The root of private healthcare’s malaise

Cantillon: The financial prospects of private hospitals reveals a flawed system

Billionaire Denis O’Brien

Billionaire Denis O’Brien

 

You could be forgiven for thinking that private medical care is not in the best of health these days. Yesterday, Beacon Medical Group took operational control of the hospital of the same name in Sandyford, Dublin, from University of Pittsburgh Medical Center. The move follows Denis O’Brien’s purchase of the Beacon, which was unable to settle a €100 million debt due to Ulster Bank.

Earlier this week, VFM Healthcare invited Bank of Ireland to appoint receivers to its St Francis Private Hospital in Mullingar, Co Westmeath. It is understood to owe the bank about €3.6 million. Both it and the Beacon will remain open.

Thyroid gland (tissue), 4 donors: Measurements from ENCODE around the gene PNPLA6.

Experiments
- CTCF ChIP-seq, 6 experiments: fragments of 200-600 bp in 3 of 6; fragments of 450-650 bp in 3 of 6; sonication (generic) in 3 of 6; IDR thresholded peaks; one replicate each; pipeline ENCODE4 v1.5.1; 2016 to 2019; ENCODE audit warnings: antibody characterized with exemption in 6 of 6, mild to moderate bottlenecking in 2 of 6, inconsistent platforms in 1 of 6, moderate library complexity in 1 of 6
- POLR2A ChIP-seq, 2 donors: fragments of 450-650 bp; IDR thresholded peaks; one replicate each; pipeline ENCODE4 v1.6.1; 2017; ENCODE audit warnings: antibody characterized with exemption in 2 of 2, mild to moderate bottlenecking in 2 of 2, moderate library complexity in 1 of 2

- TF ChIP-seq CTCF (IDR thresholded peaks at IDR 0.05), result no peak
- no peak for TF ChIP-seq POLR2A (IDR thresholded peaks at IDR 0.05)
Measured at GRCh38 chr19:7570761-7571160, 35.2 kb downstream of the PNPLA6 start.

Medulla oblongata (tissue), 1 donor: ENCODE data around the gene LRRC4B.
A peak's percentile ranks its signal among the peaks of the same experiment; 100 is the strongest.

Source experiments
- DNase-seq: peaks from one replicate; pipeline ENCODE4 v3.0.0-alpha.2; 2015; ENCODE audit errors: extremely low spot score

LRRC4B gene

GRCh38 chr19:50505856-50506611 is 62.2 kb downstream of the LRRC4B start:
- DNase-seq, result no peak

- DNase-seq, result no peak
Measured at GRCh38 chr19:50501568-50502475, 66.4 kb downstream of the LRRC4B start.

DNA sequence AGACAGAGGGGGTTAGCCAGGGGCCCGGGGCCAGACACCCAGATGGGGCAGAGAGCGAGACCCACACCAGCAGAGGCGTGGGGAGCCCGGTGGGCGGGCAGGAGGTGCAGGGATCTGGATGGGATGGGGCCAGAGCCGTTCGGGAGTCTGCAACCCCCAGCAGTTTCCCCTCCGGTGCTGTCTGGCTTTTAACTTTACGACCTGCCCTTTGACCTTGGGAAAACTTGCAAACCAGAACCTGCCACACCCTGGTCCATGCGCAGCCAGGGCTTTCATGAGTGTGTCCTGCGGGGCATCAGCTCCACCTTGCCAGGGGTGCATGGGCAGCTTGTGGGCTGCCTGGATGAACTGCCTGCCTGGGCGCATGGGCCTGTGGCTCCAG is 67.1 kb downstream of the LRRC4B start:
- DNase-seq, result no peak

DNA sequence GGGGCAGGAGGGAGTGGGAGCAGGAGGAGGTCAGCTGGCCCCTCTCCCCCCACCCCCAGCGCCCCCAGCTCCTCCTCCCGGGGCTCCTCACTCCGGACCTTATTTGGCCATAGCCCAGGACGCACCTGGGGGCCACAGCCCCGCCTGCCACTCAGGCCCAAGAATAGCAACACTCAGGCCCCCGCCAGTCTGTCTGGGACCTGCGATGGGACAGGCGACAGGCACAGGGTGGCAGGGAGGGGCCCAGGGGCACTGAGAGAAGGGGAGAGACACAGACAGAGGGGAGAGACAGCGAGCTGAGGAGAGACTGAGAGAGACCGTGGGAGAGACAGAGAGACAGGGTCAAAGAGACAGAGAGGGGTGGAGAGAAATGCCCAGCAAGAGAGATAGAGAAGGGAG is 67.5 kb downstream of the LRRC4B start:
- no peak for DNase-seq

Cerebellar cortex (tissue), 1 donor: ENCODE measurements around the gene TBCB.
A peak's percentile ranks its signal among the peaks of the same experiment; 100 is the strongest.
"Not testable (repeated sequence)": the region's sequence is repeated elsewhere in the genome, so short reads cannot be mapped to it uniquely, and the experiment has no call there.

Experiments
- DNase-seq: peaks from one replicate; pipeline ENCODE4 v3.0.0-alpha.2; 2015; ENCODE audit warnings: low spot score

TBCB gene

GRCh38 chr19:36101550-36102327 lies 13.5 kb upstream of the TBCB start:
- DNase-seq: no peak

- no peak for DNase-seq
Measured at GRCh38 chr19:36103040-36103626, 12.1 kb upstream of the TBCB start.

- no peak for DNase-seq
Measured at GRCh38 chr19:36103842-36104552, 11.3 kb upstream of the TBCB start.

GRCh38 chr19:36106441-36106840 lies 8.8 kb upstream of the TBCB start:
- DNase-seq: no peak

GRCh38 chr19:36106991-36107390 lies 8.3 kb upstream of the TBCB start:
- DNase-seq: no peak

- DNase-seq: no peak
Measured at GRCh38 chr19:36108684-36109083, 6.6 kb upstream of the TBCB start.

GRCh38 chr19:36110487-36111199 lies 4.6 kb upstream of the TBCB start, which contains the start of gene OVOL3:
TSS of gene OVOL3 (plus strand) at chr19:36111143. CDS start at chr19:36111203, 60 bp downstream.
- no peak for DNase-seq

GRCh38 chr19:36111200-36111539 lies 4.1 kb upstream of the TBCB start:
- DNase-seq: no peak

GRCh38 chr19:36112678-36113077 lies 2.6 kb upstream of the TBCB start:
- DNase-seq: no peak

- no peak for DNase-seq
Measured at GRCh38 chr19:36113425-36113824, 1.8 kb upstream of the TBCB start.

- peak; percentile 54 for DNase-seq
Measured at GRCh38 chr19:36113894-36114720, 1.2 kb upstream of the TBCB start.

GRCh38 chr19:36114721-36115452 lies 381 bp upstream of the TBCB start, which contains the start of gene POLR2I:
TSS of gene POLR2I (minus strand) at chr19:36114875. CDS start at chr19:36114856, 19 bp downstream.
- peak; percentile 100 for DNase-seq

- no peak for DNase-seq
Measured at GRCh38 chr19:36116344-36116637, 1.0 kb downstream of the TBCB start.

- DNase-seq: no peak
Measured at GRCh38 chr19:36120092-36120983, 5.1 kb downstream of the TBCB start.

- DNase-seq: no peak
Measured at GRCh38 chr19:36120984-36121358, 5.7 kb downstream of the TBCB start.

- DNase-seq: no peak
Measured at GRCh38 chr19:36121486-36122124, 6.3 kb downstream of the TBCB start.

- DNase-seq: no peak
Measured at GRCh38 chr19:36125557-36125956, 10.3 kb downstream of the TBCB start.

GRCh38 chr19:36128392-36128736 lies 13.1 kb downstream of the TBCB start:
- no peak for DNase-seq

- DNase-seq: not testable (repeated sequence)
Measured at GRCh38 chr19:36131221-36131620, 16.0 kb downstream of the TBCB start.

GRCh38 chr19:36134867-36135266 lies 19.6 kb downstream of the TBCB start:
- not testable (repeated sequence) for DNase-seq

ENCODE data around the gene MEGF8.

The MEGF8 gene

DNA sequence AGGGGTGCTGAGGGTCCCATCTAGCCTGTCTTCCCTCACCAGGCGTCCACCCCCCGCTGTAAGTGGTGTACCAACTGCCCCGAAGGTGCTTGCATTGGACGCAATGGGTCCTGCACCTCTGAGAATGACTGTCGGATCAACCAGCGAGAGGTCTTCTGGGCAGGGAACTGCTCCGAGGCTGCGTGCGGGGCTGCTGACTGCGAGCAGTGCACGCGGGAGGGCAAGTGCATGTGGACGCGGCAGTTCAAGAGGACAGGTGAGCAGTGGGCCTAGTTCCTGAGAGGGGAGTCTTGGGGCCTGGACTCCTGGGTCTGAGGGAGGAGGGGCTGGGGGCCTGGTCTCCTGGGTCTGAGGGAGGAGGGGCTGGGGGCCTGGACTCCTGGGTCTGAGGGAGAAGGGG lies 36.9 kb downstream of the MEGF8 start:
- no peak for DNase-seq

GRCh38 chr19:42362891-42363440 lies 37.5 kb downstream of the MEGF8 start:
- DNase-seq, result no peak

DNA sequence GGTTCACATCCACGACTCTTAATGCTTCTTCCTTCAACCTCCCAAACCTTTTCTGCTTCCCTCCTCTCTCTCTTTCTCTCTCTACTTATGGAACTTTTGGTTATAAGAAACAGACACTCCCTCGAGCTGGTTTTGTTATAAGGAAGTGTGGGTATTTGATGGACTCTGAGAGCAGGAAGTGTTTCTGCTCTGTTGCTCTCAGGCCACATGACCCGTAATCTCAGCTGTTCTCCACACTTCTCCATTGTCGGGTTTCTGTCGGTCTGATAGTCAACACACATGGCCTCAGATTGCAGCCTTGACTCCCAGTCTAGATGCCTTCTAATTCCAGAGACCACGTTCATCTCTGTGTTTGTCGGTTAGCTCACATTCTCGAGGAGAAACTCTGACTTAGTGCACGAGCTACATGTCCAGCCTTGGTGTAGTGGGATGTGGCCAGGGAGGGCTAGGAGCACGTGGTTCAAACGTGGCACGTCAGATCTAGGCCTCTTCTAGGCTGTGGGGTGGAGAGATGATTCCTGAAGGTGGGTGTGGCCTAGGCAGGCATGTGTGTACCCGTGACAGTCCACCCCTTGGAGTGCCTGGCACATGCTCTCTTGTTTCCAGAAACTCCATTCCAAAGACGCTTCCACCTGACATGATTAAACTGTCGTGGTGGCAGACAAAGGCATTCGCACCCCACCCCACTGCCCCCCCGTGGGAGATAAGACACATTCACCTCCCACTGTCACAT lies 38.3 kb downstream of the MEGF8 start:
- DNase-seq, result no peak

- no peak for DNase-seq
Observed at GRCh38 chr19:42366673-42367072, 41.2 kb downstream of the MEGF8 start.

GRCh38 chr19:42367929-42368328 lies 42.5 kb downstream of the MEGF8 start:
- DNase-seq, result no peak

Meanwhile, the former Mount Carmel hospital, sitting on a plum site in a prosperous south Dublin suburb, is up for sale. Developer Gerry Conlon bought it with a €60 million loan from AIB back in 2006.

The debt ended up on the National Asset Management Agency’s books. It announced its closure last year after €10 million of taxpayers’ money failed to keep it out of the red. Mount Carmel is on the market with a guide price of €12 million and could reopen as a private hospital or be redeveloped as housing.

All this traces back to efforts by the Fianna Fáil-PD coalition, in power in the early years of the century, to attract private money into various parts of the health system. To do this, it used the property-based tax breaks that it believed were a panacea for all political ills. The result is a debt crisis in private healthcare to accompany the funding crisis in public healthcare.

Taxpayers, whether private or public patients, will ultimately pay to clean up the mess. However, if you have health insurance, it might be worth asking how much of what you are charged goes on paying off property debts rather than on the care you or your dependents receive.

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